(iii). What are the pragmatic measures in feminism that can address the challenges of the girl child in African society?

RESEARCH METHODOLOGY

This research shall use the analytic and critical methodology to evaluate the feminist perspectives in addressing the dilemma of the girl child in African culture. Since this research is library based; materials like textbooks, monographs, journals and the internet shall be consulted.  

THEORECTICAL FRAME WORK

       Radical feminism theory shall be used in this research to address the challenges of a girl-child in Africa. At the heart of radical feminism is the belief that men are largely responsible for, and benefit from, the exploitation of women as well as girl-children. The analysis of patriarchy is a central concern. Patriarchy is viewed as a universal phenomenon that existed across time and cultures. Radical feminists often concentrate on the family as one of the primary sources of women’s oppression in the society. They contend that there are some patriarchal structures which restrict girl-children as well as women’s social opportunities. So, we shall pattern our approach in line with the radical feminist position in order to address the dilemma of the girl child in African culture.

VII. OPERATIONAL DEFINITION OF TERMS

There are some key-terms that feature greatly in this essay and there meanings should be understood as follows:

Culture: culture is a way of life of a group of people, the behaviours, beliefs, values, and symbols that they accept, generally without thinking about them , and that are passed along by communication and imitation from one generation to the next.

Values:  value is a person’s principles or standards of what is important in life.  It also denotes the degree of importance of something or action, with the aim of determining what actions are best to do or what way is best to live, or to describe the significance of different actions.

Abuse:  abuse is an improper treatment of person that is often characterize with cruelty, violence and oppression. It can also be seen as the repetitive pattern of behaviours to maintain power and control over an intimate partner. These behaviours physically harm, arouse fears, prevent a partner from doing what they wish or force them to behave in ways they do not want.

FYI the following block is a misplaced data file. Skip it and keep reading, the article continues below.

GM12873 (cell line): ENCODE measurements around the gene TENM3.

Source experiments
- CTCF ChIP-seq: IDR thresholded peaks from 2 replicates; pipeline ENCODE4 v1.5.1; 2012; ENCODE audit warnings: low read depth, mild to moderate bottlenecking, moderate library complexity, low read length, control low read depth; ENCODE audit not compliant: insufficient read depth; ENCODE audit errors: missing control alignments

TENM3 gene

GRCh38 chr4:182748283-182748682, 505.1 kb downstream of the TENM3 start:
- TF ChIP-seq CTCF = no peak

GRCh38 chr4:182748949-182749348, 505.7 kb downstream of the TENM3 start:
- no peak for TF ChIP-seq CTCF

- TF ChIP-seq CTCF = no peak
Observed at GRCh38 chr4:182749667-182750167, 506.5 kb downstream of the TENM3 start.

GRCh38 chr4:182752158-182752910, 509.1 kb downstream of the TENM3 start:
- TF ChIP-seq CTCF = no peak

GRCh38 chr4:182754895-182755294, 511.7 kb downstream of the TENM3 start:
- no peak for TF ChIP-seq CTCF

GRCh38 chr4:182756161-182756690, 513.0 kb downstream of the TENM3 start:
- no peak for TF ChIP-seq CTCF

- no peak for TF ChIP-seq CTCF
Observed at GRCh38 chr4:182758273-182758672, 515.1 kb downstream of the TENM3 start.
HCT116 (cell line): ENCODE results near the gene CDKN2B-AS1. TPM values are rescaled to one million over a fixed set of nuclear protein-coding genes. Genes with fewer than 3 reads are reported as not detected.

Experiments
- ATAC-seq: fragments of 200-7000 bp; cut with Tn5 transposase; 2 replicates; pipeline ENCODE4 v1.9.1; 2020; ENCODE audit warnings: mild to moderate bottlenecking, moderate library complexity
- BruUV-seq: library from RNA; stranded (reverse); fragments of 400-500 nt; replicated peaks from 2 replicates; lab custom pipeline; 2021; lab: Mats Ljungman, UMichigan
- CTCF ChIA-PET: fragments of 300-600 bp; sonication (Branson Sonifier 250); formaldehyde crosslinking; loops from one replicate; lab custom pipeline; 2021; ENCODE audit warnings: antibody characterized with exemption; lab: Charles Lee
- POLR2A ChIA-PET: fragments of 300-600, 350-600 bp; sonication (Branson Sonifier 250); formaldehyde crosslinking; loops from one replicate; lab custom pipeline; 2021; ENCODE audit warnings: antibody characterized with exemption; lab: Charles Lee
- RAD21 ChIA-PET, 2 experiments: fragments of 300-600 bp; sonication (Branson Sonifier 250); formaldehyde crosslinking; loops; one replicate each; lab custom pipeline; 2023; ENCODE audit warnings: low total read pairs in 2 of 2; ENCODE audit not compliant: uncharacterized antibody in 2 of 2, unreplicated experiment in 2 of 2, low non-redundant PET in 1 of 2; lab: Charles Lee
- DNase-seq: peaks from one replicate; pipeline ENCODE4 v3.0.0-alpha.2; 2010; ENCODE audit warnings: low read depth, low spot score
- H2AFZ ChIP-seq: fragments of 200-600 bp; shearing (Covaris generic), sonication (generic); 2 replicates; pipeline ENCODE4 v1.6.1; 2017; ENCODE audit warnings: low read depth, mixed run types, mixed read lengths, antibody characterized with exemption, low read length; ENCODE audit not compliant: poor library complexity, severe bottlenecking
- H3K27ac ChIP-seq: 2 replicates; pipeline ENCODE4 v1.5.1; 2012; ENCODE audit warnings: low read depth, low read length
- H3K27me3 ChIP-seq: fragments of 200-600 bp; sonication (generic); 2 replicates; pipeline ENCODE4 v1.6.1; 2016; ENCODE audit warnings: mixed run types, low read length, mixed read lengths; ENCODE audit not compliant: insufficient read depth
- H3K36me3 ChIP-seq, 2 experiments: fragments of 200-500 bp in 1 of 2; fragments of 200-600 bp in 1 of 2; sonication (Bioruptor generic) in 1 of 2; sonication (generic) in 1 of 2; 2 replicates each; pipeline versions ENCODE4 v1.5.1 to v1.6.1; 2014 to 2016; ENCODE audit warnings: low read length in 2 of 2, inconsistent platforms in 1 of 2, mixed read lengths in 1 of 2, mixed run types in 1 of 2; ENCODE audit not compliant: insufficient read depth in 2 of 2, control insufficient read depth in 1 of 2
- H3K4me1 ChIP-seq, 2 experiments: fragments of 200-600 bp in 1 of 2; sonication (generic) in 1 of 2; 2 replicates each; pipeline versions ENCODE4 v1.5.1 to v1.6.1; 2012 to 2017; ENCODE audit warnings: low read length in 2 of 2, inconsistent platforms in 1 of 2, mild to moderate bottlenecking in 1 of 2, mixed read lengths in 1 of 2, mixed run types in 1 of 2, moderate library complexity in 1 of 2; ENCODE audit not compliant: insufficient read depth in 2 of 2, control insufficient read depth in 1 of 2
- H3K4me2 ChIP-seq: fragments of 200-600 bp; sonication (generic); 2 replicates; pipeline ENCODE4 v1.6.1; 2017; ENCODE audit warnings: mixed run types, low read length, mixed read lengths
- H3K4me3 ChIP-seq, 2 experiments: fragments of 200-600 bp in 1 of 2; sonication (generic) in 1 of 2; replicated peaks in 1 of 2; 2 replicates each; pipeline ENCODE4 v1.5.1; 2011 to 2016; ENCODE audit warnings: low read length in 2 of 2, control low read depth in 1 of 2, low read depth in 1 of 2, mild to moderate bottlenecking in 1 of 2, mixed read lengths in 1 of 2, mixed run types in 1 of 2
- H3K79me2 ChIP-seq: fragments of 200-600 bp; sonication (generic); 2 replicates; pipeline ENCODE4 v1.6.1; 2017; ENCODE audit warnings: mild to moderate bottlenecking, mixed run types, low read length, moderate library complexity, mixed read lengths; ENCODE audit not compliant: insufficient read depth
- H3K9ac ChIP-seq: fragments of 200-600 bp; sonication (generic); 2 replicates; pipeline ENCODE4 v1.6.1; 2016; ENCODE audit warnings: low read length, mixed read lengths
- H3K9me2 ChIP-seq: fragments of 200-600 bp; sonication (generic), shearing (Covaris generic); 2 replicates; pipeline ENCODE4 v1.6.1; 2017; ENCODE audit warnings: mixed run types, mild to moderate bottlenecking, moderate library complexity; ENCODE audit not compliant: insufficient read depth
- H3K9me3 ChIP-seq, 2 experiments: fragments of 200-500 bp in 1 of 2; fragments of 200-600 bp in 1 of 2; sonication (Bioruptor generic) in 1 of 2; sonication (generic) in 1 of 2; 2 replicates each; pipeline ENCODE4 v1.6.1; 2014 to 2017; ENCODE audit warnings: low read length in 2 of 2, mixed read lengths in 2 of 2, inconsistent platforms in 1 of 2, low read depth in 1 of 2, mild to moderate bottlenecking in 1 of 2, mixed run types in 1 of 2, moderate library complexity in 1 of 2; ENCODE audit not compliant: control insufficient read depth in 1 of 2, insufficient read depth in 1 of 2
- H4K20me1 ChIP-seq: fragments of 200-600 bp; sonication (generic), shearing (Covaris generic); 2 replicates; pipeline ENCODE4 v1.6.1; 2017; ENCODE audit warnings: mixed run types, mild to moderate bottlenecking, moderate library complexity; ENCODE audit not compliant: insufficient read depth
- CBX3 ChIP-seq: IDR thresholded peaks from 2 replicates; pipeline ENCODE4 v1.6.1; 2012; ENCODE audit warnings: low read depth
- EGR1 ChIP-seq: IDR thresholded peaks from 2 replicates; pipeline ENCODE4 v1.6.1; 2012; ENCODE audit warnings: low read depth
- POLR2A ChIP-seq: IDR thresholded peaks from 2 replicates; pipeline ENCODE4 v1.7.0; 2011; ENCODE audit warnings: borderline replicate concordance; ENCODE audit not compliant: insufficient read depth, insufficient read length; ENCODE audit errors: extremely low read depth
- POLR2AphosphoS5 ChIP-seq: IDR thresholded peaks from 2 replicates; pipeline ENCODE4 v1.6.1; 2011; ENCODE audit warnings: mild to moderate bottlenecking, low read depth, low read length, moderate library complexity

Discrimination: discrimination in human social affairs is treatment or consideration of, or making a distinction in favour or against, a person or thing based on the group, class, or category to which that person or thing belong to rather than  on individual merit.

Feminism: feminism is mostly associated with the belief that women should be allowed the same rights, power, and opportunities as men and be treated in the same way, or the set of activities intended to achieve this state. Otherwise stated, feminism is concerned about gaining equal rights and opportunities for women, and allowing women to have control over their lives. and bodies at a time when women are sexualized and objectified in so many cultures. Feminism is also about empowering women and young girls.

SCOPE AND DELIMITATION OF THE STUDY

The scope of this work encompasses the discourse of feminism and its significance to the treatment of the girl-child. However, our discourse and analysis is situated within African cultural paradigm.

SIGNIFICANCE OF THE STUDY

This research is significant in the following ways:

i. It addresses the various domestic challenges facing girl-child.

ii. The case-study of girl-children mal-treatment that we shall examine in this study will expose the readers to the dangers of abuse, especially domestic violence which is somewhat rampant in Nigeria society. 

iii. The research gives credence to the campaign against child abuse generally.

iv. It emphasizes that all humans have dignity irrespective of their gender status, and as such must be treated with utmost respect.

The above significances should not becloud critical reasoning, despite the thoughtful consideration of the feminist approach in this study, the plausibility of feminist prescriptions on the ideal treatment of girl–child within the African society is still contentious. Be that as it may, the results of our analysis and the objective presentation of the recommendations at the end of this research could be employed as a useful theoretical explanatory model to quicken the advocacy for a fair treatment of the girl child in contemporary times.   

CHAPTERIZATION

1.0 Abstract

1.1 Introduction

1.2 Statement of Problem

1.3 Purpose of Research

1.4 Research Questions

1.5 Methodology

1.6 Theoretical Framework

1.7 Contribution to Knowledge

References

CHAPTER ONE: AFRICAN MORAL VALUES (The Igbo Cultural Paradigm)

 1.0 Introduction

1.1 Traditional Igbo Culture (Omenala)

1.2 Moral Conception of Traditional Igbo 

1.3 Summary

CHAPTER TWO: ETHICAL ISSUES IN FEMINISM 

2.0 Introduction

2.1 Notion of Feminist Ethics

2.2 Feminism and Prostitution

2.3 Feminism and Abortion

2.4 Feminism and Pornography

CHAPTER THREE:  FEMINISM AND THE DILEMMA OF THE GIRL CHILD IN AFRICAN CULTURE

3.0 Introduction

3.1 Kant’s on Human Dignity

3.2 Feminist conception of the dignity of the girl-child

3.3 Peculiar Challenges of Girl Child in Africa

3.4  Feminism and the Dilemma of the girl child in African Culture

CHAPTER FOUR: FEMINIST CONTRIBUTIONS TO THE DIGNITY OF GIRL CHILD IN AFRICA

4.0 Introduction

4.1 Feminism and the Question of relevance to girl-child treatment

4.2 Critique/Appraisal/Evaluation

4.3 Recommendations

    Conclusion

CHAPTER ONE

AFRICAN MORAL VALUES (The Igbo Cultural Paradigm)

1.0 Introduction

In our day-to-day interactions as human beings, we expect people to conduct themselves in a morally good way. Similarly, we also expect a person to do that which is ethically propitious or good while avoiding that which is evil. When, for instance, we judge the actions and characters of people to be right or wrong, good or bad, just or unjust, etc., we have an idea of the best way we think they can live. While we may define moral behaviour as behaviour in accordance with the recommended patterns of a community, the morality of a community on the other hand consists of those ways of behaviour which each member of the community is taught, bidden and encouraged to adopt by other members.